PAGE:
---------------------------------------------------------------------------

After I ran the scripts I rebuilt all indexes on the tables to update statistics and defragment indexes.

And I was comparing the following queries. I used profiler to get the number of reads (SQL:BatchCompleted):

(1)

SELECT

   ComputerID

   , MAX(EventDateTime) as LastTimeUp

FROM

   TableLogs

WHERE

   EventDurationMSec >= 5000

GROUP BY ComputerID

;

GO

(2)

SELECT

   ID

   , dbo.GetLastTimeUp(ID) as LastTimeUp

FROM

   dbo.TableComputers

;

GO

Results (reads from profiler):

(1): 37,724

(2):  6,159

The plan for the first query shows that there is a scan of IX_ComputerID_Events.

The plan for UDF shows that there is a seek on IX_ComputerID_Events.

Index IX_ComputerID_Events has 37139 pages and all of them were read in (1) + some overhead.

Each call of UDF requires 3 reads, so 3*2048 = 6144 + some overhead.

Strictly speaking, I wasn't comparing equivalent queries.

The first query reads only from big TableLogs, which has 16 million rows. Result set is a list of all ComputerIDs that have events. As far as I understand, the only way to get all ComputerIDs is to scan the index. It has to read all index pages.

In the second query I use the TableComputers, which has only 2048 rows.

It is a kind of cheating (or optimisation), because there is no need to build a list of ComputerIDs, they are already in the small table. Also, results are different. In the second case I get a row for each ComputerID, even if it doesn't have events (which is what I want for real data).

So, equivalent without UDF would be something like this:

(3)

SELECT

   TableComputers.ID

   , (

   SELECT

       MAX(EventDateTime)

   FROM

       TableLogs

   WHERE

       EventDurationMSec >= 5000

       AND TableLogs.ComputerID = TableComputers.ID

   ) as LastTimeUp

FROM TableComputers

;

GO

Profiler results: 37,764

How would you rewrite the query (3) to get performance (reads) comparable to UDFs (2)?

I don't know how to make use of TOP(1) instead of MAX in this case (3). I can understand how to do it in UDF, but not in subquery.

When I tried the FORCESEEK hint:

(4)

SELECT

   TableComputers.ID

   , (

   SELECT

       MAX(EventDateTime)

   FROM

       TableLogs WITH (FORCESEEK)

   WHERE

       EventDurationMSec >= 5000

       AND TableLogs.ComputerID = TableComputers.ID

   ) as LastTimeUp

FROM TableComputers

;

GO

The plan didn't use index IX_ComputerID_Events at all. It did seek on IX_ComputerID and lookup with predicate EventDurationMSec >= 5000. Obviously it is terrible.

Profiler results: 53,508,543 reads

Thank you for the comments.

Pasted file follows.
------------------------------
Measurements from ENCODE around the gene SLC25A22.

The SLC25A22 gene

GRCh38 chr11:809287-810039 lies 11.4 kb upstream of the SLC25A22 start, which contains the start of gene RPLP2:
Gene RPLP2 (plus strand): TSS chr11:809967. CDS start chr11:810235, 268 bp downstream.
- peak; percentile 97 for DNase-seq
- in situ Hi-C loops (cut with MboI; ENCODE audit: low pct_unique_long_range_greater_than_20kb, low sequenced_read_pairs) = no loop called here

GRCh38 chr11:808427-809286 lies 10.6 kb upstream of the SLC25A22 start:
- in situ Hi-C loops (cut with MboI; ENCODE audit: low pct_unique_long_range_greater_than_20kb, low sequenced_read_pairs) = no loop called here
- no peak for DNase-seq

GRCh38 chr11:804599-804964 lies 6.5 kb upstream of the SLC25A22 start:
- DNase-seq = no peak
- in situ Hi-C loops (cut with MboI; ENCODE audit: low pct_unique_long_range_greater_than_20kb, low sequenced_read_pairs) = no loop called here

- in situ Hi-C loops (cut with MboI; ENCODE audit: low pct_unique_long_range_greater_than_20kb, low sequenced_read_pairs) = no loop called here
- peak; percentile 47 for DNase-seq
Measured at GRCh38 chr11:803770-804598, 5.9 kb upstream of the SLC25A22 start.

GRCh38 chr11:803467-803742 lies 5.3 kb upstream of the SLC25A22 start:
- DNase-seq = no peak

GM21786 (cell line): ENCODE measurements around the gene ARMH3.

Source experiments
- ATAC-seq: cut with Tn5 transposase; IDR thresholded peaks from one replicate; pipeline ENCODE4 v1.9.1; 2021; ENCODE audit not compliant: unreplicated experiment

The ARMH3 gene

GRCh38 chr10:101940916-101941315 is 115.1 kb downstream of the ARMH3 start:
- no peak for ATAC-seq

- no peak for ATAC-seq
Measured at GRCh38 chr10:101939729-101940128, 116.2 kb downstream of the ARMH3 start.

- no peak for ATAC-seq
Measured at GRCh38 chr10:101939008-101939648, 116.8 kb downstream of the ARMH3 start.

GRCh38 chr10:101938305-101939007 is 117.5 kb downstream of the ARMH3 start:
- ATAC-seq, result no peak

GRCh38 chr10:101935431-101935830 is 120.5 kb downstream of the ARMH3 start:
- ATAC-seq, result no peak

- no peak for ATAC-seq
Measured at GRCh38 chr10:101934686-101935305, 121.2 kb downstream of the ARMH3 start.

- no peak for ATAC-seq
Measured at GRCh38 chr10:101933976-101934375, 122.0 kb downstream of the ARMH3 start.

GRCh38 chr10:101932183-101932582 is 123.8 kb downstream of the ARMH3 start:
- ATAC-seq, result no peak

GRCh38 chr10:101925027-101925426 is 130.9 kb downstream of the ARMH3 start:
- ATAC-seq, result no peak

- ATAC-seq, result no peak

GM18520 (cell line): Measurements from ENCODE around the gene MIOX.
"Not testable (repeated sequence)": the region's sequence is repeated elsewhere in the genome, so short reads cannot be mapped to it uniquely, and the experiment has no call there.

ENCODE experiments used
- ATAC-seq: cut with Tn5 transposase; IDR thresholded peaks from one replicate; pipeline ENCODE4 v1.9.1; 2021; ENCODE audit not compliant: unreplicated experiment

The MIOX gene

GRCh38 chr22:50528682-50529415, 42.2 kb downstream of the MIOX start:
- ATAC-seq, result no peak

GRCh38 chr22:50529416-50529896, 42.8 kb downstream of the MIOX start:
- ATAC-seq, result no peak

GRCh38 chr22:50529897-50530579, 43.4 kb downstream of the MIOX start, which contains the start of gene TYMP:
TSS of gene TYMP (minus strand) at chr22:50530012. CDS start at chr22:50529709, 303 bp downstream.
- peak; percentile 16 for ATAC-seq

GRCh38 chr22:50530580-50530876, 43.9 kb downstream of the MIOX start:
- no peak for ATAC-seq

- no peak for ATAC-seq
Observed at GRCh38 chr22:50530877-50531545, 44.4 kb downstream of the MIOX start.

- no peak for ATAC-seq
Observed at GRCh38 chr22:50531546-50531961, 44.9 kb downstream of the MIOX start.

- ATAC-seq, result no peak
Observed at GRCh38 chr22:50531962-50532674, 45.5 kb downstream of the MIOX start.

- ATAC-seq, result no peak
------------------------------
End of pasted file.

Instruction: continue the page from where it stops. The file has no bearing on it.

I would really love to find a solution better than UDF.

July 13, 2013 6:09 AM
 

Vladimir said:

Hi Adam,

I tried a hint to force use the IX_ComputerID_Events together with FORCESEEK, but still it was far from UDF and worse than simple (3).

Then I thought about your suggestion to use TOP() instead of MAX. At first I didn't realise that it is possible to use it in subquery. So, I changed (3) into:

(5)

SELECT

TableComputers.ID

, (

SELECT TOP(1)

EventDateTime

FROM

TableLogs

WHERE

EventDurationMSec >= 5000

AND TableLogs.ComputerID = TableComputers.ID

ORDER BY EventDateTime DESC

) as LastTimeUp

FROM TableComputers

;

And this query has the plan that I was looking for - it is a Nested loop left join between TableComputers and seek&top of IX_ComputerID_Events index. Actual plan shows that actual number of rows and number of executions of Seek is 2048 - one for each computer ID.

Profiler revealed that number of reads is much better than (3) with MAX:

(3) 37,762

(5)  6,797

Variant (2) with UDF has 6,157 reads. Still slightly better.

I can only guess why.

With UDF (2) there is scan of TableComputers (11 pages), then 2048 calls of UDF, 3 reads each:

2048*3+11 = 6155 (almost 6157 that profiler tells me)

With (5) there are 2048 seeks, 3 reads each = 6144, so 6797-6144 = 653 reads must be these nested loops that join TableComputers and results of index seek. With UDF there is no join.

Thank you for your suggestions and comments. You really helped me to better understand internals of SQL server.

July 13, 2013 10:14 PM
 

Adam Machanic said:

Hi Vladimir,

I'm glad the suggestion worked for you! Sounds like you're on the right track.

Two comments:

 A) Don't believe everything Profiler tells you about the UDF reads. I can't recall the specifics offhand but I've seen mis-reporting issues in the past. Google around and you'll find numerous threads on the topic on various forums.

 B) Don't forget to consider CPU time as well.

--Adam

July 14, 2013 11:18 AM

Leave a Comment

(required) 
(required) 
Submit

About Adam Machanic

Adam Machanic is a Boston-based SQL Server developer, writer, and speaker. He focuses on large-scale data warehouse performance and development, and is author of the award-winning SQL Server monitoring stored procedure, sp_WhoIsActive. Adam has written for numerous web sites and magazines, including SQLblog, Simple Talk, Search SQL Server, SQL Server Professional, CoDe, and VSJ. He has also contributed to several books on SQL Server, including "SQL Server 2008 Internals" (Microsoft Press, 2009) and "Expert SQL Server 2005 Development" (Apress, 2007). Adam regularly speaks at conferences and training events on a variety of SQL Server topics. He is a Microsoft Most Valuable Professional (MVP) for SQL Server, a Microsoft Certified IT Professional (MCITP), and an alumnus of the INETA North American Speakers Bureau.

This Blog

Syndication

Powered by Community Server (Commercial Edition), by Telligent Systems
  Privacy Statement